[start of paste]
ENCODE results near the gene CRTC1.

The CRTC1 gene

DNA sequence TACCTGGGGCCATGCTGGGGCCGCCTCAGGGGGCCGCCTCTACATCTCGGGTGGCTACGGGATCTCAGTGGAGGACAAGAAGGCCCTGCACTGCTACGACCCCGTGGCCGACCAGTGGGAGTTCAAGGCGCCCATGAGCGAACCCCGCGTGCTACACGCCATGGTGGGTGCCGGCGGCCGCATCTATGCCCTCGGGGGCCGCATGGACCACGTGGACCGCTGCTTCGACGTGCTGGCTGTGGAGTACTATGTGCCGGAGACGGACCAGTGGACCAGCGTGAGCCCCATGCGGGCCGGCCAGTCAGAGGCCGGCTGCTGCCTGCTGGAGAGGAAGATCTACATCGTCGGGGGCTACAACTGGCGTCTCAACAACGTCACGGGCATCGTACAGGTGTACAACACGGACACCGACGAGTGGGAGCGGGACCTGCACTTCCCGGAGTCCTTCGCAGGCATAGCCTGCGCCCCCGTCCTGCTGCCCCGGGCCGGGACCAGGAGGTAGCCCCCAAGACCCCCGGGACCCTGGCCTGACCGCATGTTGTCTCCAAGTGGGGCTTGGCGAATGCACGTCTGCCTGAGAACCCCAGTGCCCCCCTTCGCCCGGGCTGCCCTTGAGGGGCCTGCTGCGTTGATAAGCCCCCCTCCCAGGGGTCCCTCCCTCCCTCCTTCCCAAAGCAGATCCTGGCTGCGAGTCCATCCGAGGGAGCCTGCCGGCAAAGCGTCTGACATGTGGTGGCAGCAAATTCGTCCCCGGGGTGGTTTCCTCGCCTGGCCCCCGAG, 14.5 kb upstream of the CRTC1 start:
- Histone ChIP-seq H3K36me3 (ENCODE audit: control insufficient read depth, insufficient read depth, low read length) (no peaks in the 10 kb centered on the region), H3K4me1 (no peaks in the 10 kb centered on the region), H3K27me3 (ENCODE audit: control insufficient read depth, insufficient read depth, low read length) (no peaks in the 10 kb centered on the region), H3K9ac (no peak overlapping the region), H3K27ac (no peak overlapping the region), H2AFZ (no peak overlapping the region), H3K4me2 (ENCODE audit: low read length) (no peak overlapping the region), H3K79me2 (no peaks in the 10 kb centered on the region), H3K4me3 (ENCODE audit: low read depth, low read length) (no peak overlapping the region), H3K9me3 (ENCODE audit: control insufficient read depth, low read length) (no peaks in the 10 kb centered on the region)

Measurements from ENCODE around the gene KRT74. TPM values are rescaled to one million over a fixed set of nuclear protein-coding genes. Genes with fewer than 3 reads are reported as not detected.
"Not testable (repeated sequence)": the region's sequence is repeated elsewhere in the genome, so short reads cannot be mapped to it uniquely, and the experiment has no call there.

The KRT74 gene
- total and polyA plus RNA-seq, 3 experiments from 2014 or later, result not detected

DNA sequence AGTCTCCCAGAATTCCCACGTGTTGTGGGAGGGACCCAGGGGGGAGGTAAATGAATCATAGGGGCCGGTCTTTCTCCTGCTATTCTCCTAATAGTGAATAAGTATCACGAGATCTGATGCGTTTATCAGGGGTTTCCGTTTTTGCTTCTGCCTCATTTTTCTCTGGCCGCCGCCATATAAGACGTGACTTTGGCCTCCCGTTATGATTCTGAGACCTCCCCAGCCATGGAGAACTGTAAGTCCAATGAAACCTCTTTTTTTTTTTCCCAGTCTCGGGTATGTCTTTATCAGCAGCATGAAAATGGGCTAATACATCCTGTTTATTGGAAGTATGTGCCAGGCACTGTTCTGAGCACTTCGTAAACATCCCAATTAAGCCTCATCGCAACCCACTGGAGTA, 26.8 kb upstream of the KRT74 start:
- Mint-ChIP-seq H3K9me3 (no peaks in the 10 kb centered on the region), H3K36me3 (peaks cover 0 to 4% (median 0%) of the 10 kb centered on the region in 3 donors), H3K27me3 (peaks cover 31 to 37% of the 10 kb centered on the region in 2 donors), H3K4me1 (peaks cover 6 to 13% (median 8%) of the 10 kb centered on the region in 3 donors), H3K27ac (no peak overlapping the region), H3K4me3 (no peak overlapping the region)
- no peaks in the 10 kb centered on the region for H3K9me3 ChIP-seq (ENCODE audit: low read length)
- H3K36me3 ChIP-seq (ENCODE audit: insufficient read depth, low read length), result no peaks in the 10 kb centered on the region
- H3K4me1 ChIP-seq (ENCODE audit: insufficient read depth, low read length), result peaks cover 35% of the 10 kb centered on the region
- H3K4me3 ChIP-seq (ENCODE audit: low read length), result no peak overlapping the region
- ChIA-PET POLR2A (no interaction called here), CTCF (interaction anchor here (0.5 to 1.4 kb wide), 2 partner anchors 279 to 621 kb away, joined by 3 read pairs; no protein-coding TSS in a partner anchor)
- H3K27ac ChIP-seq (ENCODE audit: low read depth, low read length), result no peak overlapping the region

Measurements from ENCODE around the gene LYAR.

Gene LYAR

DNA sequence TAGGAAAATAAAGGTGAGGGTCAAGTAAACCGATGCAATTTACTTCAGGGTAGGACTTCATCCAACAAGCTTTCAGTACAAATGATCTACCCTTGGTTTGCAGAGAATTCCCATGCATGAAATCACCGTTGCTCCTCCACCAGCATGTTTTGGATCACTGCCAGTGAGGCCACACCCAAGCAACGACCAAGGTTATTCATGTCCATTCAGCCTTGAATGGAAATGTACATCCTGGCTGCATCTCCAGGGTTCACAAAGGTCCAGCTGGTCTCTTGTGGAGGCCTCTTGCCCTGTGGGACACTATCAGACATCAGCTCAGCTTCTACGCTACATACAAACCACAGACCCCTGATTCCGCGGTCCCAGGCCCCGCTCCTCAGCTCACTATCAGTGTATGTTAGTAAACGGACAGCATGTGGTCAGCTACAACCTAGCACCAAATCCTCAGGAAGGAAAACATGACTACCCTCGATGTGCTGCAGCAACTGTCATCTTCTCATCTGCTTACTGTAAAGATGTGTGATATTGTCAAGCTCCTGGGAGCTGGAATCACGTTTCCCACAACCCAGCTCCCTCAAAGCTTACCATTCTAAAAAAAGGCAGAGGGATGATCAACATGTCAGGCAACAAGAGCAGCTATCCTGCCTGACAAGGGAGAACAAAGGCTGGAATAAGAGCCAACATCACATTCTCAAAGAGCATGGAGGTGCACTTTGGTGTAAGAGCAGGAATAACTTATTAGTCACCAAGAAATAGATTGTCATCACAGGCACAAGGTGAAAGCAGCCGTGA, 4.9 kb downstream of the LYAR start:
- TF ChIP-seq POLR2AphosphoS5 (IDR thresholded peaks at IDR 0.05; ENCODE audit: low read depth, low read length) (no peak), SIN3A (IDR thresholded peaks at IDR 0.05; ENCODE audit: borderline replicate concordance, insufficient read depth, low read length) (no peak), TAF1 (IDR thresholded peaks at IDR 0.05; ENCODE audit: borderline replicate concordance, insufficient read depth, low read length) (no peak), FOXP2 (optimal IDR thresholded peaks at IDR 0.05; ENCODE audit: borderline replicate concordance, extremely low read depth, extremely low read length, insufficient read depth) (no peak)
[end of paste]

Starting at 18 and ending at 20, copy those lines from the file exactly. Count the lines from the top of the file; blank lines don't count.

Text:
Gene LYAR

DNA sequence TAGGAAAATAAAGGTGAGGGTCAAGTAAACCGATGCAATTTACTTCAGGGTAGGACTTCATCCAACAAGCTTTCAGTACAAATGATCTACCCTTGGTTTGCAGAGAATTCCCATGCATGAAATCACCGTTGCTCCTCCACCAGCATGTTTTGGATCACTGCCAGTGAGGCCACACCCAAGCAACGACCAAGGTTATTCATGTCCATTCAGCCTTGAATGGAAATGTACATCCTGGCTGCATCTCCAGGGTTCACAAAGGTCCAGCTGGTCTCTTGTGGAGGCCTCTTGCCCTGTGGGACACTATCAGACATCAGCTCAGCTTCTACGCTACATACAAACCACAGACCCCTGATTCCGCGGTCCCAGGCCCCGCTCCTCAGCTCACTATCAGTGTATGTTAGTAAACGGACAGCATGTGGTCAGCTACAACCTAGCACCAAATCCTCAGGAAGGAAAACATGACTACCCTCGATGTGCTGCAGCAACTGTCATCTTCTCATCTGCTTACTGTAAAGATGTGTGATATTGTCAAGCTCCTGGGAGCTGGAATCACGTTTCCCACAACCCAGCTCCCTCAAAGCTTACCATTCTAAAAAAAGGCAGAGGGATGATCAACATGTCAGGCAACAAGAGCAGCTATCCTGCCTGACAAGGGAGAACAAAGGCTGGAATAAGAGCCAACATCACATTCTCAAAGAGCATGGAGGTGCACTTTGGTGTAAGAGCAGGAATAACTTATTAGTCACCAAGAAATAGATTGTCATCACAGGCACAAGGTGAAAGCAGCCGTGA, 4.9 kb downstream of the LYAR start:
- TF ChIP-seq POLR2AphosphoS5 (IDR thresholded peaks at IDR 0.05; ENCODE audit: low read depth, low read length) (no peak), SIN3A (IDR thresholded peaks at IDR 0.05; ENCODE audit: borderline replicate concordance, insufficient read depth, low read length) (no peak), TAF1 (IDR thresholded peaks at IDR 0.05; ENCODE audit: borderline replicate concordance, insufficient read depth, low read length) (no peak), FOXP2 (optimal IDR thresholded peaks at IDR 0.05; ENCODE audit: borderline replicate concordance, extremely low read depth, extremely low read length, insufficient read depth) (no peak)